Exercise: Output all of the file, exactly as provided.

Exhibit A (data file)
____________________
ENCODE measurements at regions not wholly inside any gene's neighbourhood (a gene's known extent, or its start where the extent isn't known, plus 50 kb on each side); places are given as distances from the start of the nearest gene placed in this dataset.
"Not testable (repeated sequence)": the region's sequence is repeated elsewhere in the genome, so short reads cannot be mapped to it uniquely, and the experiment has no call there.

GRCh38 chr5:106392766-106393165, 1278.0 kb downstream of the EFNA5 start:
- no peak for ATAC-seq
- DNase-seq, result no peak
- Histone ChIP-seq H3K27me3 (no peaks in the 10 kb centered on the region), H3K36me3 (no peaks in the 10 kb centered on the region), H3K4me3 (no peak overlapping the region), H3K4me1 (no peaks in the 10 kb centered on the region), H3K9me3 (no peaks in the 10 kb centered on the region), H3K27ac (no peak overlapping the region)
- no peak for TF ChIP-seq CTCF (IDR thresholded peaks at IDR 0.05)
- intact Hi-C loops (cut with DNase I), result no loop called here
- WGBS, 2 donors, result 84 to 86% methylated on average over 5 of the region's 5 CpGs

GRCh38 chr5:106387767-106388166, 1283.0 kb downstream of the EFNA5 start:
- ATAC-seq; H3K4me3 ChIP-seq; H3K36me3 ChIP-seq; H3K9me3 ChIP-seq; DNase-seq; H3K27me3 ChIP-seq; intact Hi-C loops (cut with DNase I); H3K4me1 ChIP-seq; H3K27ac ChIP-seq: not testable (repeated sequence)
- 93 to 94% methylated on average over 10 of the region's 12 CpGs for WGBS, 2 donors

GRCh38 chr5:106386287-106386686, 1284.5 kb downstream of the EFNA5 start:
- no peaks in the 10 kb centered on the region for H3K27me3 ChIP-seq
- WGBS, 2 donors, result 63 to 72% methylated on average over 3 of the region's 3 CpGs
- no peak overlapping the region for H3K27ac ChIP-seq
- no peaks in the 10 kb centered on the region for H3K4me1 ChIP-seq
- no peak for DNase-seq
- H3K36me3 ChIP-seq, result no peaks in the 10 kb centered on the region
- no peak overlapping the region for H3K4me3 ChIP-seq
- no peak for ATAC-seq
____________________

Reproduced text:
ENCODE measurements at regions not wholly inside any gene's neighbourhood (a gene's known extent, or its start where the extent isn't known, plus 50 kb on each side); places are given as distances from the start of the nearest gene placed in this dataset.
"Not testable (repeated sequence)": the region's sequence is repeated elsewhere in the genome, so short reads cannot be mapped to it uniquely, and the experiment has no call there.

GRCh38 chr5:106392766-106393165, 1278.0 kb downstream of the EFNA5 start:
- no peak for ATAC-seq
- DNase-seq, result no peak
- Histone ChIP-seq H3K27me3 (no peaks in the 10 kb centered on the region), H3K36me3 (no peaks in the 10 kb centered on the region), H3K4me3 (no peak overlapping the region), H3K4me1 (no peaks in the 10 kb centered on the region), H3K9me3 (no peaks in the 10 kb centered on the region), H3K27ac (no peak overlapping the region)
- no peak for TF ChIP-seq CTCF (IDR thresholded peaks at IDR 0.05)
- intact Hi-C loops (cut with DNase I), result no loop called here
- WGBS, 2 donors, result 84 to 86% methylated on average over 5 of the region's 5 CpGs

GRCh38 chr5:106387767-106388166, 1283.0 kb downstream of the EFNA5 start:
- ATAC-seq; H3K4me3 ChIP-seq; H3K36me3 ChIP-seq; H3K9me3 ChIP-seq; DNase-seq; H3K27me3 ChIP-seq; intact Hi-C loops (cut with DNase I); H3K4me1 ChIP-seq; H3K27ac ChIP-seq: not testable (repeated sequence)
- 93 to 94% methylated on average over 10 of the region's 12 CpGs for WGBS, 2 donors

GRCh38 chr5:106386287-106386686, 1284.5 kb downstream of the EFNA5 start:
- no peaks in the 10 kb centered on the region for H3K27me3 ChIP-seq
- WGBS, 2 donors, result 63 to 72% methylated on average over 3 of the region's 3 CpGs
- no peak overlapping the region for H3K27ac ChIP-seq
- no peaks in the 10 kb centered on the region for H3K4me1 ChIP-seq
- no peak for DNase-seq
- H3K36me3 ChIP-seq, result no peaks in the 10 kb centered on the region
- no peak overlapping the region for H3K4me3 ChIP-seq
- no peak for ATAC-seq